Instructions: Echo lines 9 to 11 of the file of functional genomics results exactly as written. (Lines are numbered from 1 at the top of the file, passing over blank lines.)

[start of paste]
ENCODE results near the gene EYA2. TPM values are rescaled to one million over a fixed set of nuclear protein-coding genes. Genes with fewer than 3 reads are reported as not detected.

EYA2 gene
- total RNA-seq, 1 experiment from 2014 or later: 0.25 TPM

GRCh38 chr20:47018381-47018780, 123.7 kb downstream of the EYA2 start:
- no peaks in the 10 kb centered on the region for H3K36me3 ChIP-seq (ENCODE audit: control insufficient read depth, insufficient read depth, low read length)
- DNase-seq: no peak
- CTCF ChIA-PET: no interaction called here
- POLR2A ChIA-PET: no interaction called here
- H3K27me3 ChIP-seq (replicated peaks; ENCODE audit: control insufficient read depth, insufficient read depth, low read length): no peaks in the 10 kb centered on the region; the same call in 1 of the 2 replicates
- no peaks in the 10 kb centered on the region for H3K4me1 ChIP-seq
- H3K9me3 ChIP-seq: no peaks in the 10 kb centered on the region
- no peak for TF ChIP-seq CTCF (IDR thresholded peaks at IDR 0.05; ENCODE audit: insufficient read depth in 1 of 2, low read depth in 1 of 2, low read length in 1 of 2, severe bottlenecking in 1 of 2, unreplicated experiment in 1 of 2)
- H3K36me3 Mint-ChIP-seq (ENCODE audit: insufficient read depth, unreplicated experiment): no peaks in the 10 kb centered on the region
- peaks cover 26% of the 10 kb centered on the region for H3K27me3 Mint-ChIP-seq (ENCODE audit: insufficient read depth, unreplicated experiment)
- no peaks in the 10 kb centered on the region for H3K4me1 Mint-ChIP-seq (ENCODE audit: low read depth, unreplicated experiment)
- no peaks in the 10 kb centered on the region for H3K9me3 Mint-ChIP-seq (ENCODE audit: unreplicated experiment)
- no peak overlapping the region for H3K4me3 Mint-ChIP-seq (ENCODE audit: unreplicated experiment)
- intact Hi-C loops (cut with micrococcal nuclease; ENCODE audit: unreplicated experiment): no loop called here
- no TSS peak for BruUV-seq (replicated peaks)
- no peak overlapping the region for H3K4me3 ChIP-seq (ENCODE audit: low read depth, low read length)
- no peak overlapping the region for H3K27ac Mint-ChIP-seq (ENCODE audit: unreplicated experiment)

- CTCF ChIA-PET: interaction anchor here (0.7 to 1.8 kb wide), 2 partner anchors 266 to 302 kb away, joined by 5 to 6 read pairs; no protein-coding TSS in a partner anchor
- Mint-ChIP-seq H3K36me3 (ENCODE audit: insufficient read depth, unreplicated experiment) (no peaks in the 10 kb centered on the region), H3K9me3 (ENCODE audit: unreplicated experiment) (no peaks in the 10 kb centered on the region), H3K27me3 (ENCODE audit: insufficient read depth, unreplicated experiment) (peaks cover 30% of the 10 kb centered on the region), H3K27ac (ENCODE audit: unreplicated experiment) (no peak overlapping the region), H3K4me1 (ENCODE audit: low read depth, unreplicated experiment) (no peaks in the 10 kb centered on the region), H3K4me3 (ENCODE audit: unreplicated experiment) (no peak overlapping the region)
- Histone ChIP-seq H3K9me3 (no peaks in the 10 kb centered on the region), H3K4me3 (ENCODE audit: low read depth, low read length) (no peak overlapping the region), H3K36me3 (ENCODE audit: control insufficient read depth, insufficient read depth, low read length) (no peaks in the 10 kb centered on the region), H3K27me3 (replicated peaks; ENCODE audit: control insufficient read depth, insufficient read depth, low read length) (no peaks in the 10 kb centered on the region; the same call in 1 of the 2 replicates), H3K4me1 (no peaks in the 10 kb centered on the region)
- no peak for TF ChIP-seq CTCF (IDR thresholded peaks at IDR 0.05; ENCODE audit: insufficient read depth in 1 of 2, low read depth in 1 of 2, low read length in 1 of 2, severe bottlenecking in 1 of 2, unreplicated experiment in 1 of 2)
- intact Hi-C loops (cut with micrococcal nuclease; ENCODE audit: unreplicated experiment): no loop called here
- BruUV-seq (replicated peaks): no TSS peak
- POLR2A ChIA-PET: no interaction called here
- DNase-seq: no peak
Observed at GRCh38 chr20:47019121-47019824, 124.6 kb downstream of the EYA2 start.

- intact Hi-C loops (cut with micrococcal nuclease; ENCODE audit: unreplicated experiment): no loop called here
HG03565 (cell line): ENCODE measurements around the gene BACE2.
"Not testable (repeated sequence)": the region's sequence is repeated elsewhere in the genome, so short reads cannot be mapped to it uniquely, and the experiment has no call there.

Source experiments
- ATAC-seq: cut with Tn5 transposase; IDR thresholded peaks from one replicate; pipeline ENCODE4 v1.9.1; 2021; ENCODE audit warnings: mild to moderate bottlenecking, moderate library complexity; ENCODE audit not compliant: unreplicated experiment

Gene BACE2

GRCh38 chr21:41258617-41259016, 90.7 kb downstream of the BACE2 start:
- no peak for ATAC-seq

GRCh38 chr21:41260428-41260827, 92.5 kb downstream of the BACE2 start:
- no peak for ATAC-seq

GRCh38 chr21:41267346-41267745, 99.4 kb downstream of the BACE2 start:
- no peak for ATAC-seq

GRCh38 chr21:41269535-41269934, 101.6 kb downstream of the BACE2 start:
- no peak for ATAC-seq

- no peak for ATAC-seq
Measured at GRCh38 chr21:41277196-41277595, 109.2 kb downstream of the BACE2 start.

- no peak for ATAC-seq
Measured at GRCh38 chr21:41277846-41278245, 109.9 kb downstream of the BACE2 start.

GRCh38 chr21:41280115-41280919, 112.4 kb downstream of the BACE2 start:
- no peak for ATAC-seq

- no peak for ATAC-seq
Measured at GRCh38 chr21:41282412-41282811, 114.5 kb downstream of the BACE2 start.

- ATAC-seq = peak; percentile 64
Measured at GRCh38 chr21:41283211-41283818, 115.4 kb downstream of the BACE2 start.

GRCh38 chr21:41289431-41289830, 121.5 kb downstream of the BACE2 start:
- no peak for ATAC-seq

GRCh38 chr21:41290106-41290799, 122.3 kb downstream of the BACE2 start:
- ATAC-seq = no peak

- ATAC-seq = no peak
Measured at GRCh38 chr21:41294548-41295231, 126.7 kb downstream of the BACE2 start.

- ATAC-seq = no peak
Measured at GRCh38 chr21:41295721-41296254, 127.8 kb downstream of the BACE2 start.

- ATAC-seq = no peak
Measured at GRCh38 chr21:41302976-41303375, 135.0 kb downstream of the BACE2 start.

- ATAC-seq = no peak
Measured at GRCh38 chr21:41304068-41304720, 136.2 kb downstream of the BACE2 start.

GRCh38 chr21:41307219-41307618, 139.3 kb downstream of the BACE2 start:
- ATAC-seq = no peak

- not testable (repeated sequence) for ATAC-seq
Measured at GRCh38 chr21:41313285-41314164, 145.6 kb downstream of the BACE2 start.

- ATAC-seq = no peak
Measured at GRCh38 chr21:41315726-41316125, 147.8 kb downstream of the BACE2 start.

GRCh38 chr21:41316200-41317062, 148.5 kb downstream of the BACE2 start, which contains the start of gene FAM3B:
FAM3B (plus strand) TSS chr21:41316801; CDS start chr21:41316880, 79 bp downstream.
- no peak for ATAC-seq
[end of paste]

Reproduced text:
- H3K27me3 ChIP-seq (replicated peaks; ENCODE audit: control insufficient read depth, insufficient read depth, low read length): no peaks in the 10 kb centered on the region; the same call in 1 of the 2 replicates
- no peaks in the 10 kb centered on the region for H3K4me1 ChIP-seq
- H3K9me3 ChIP-seq: no peaks in the 10 kb centered on the region